A critical component of Moir’s success so far is a partnership with Hamilton’s Trivaris. The company normally helps high-tech, research-driven startups get their products commercialized.
But after being inspired by Moir’s story at one of their innovation open houses, the company “adopted” her.
“Sarah got up on stage, introduced herself and her social mission,” said Cindy Porter, marketing director at Trivaris. “We fell in love with the mission and we fell in love with Sarah.”
Trivaris staff have conducted marketing trials and strategy sessions with experts and helped Moir build a business plan and marketing material, launch a website (crazydaisy.org) and spread the word about the company.
“We know we can help Sarah be a huge success,” Porter adds. “She can make a difference. She’s very inspirational.”
Moir jokes that Trivaris president Mark Chamberlain will soon earn a commission for all the networking he does on her behalf.
She has a desk and office supports at Trivaris’s headquarters at the McMaster Innovation Park.
Moir is getting set to move the production end of her business into a warehouse owned by Rainbow’s End, an organization affiliated with St. Joseph’s Healthcare that helps people with mental illness start and run their own businesses.
Moir’s struggle started at 12. It began with physical symptoms like ulcers and migraines and progressed to irrationality, lashing out, wild mood swings, an eating disorder, anxiety and depression.
She missed weeks of school at a time, but still managed to graduate an Ontario Scholar from an Oakville high school.
She alienated friends and says her loving family did their best to cope with her behaviour.
There were endless visits to doctors, hospital stays and many different diagnoses and prescriptions. She waited years for treatment.
She enrolled in university and college programs, but then lost focus and dropped out. She got jobs but would get fired.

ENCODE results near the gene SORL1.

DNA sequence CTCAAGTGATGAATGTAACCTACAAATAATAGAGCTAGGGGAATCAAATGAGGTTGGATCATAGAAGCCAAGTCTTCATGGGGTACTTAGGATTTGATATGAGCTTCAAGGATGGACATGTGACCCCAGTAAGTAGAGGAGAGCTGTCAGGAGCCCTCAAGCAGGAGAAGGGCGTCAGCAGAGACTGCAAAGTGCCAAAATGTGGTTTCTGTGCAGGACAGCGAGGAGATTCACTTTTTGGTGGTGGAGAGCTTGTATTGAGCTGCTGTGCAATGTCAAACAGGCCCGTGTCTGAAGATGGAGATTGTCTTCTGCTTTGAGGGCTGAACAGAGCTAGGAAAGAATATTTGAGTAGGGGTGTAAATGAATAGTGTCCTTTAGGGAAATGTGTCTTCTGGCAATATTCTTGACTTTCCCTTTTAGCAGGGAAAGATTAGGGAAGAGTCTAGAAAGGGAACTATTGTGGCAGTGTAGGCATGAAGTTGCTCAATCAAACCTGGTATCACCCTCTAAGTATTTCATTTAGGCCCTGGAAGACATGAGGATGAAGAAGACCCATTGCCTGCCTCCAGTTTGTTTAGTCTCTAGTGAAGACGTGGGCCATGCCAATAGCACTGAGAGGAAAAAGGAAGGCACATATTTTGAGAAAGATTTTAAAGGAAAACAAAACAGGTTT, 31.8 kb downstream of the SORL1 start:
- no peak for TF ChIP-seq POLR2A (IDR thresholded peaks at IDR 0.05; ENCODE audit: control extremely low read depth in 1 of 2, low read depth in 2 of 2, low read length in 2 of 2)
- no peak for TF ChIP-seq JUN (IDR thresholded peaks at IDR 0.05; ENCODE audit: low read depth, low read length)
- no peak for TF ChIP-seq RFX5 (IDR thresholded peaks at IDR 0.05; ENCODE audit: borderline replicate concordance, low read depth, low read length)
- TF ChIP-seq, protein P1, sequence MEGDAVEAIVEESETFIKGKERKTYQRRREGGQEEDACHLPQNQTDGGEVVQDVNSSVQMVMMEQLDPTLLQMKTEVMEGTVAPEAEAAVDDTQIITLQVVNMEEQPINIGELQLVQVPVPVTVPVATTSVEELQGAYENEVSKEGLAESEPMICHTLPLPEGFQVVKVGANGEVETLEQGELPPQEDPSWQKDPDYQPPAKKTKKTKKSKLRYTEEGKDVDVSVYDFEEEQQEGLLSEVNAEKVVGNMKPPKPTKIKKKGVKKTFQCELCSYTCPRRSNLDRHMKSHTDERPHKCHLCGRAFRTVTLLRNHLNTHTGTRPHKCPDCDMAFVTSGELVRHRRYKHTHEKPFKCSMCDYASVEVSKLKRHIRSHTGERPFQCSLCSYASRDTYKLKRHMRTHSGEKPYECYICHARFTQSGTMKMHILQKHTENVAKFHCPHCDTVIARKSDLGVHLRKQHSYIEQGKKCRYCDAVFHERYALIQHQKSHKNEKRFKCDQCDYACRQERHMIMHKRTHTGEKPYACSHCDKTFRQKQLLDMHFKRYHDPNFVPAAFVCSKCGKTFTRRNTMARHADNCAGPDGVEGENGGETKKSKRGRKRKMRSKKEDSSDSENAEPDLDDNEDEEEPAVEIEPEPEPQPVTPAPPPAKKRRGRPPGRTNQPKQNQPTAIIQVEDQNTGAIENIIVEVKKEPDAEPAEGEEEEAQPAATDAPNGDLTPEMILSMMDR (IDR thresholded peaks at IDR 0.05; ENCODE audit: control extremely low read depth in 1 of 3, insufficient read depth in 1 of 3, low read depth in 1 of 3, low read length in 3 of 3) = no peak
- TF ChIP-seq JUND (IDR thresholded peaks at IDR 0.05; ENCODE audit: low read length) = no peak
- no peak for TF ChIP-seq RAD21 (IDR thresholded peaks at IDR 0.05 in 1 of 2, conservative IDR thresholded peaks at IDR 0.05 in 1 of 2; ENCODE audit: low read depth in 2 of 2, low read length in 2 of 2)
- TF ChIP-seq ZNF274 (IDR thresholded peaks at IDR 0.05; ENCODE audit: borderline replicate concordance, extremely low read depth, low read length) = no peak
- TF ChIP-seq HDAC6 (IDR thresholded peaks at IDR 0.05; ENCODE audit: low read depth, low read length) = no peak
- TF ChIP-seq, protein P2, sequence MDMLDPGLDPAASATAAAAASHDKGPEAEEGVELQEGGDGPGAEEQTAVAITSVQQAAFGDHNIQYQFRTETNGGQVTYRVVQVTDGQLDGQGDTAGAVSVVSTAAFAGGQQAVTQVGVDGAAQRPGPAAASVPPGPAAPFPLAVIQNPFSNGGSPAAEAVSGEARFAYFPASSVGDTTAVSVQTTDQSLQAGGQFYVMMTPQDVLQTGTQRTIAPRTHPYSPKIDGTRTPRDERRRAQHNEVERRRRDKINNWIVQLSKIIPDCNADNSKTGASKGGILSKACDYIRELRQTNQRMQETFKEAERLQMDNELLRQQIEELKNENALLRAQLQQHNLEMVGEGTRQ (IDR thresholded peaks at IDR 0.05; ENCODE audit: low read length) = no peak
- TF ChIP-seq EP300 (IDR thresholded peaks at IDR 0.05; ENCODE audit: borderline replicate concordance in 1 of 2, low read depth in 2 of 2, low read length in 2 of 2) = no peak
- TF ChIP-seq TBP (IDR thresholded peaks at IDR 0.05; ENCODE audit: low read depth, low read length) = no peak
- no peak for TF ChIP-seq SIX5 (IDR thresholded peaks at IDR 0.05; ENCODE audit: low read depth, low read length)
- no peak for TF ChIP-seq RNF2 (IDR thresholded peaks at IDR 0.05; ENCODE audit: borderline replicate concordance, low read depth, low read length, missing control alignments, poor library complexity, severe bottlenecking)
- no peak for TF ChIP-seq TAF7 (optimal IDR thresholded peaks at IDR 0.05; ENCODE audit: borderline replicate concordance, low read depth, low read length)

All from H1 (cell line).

She watched her friends grow up, move on and head into careers and families. Moir says she kept floundering.
She tried to self-medicate, which only made everything worse.
But after coming to a crossroads at 27, Moir pushed for help, finding it at the North Hamilton Community Health Centre. She linked up with a great doctor there and found inspiration in a patient advocate who has survived mental illness.
She applied and got Ontario disability support so that she could focus on getting well. She finally got a firm diagnosis of borderline personality disorder.
A social worker at the health centre took specialized training so she could offer treatment to Moir.
“It’s called dialectical behavioural therapy and it basically teaches me to act opposite to my emotions.”
She explains that she was so nervous before the interview for this story that she thought she would throw up. She dealt with it by acting confident until she felt confident.
“I basically have to reprogram my brain. Mindfulness is balancing emotional thinking with logical thinking. Someone like me never learned that.”
Moir, focusing on her dream of opening a floral business, enrolled in Mohawk’s small business and entrepreneurship program in spring 2008.
She says the support and encouragement of the college’s disability services office was crucial to helping her get through.
Ongoing advice from her instructors, a $5,000 bursary and the help of the college’s graphic design class in coming up with a logo, are just a few of the ways the school continues to help.
In January, Moir will be presented with a Mohawk Alumni of Distinction Award and will be nominated by the school for a Premier’s Award.
While she has taken some criticism for the name of her business, especially from mental health professionals who say it’s stigmatizing, Moir says she’s embracing the label of “crazy” and turning the stigma on its head.
She hopes to open some eyes, change some minds and ultimately, be an inspiration.
“It would be selfish of me not to go full force. I’ve been given a terrific opportunity. I have to give this my all. Even if Crazy Daisy stays local, the next social enterprise might change the world.”
Reproduced from http://www.thespec.com/News/Local/article/623451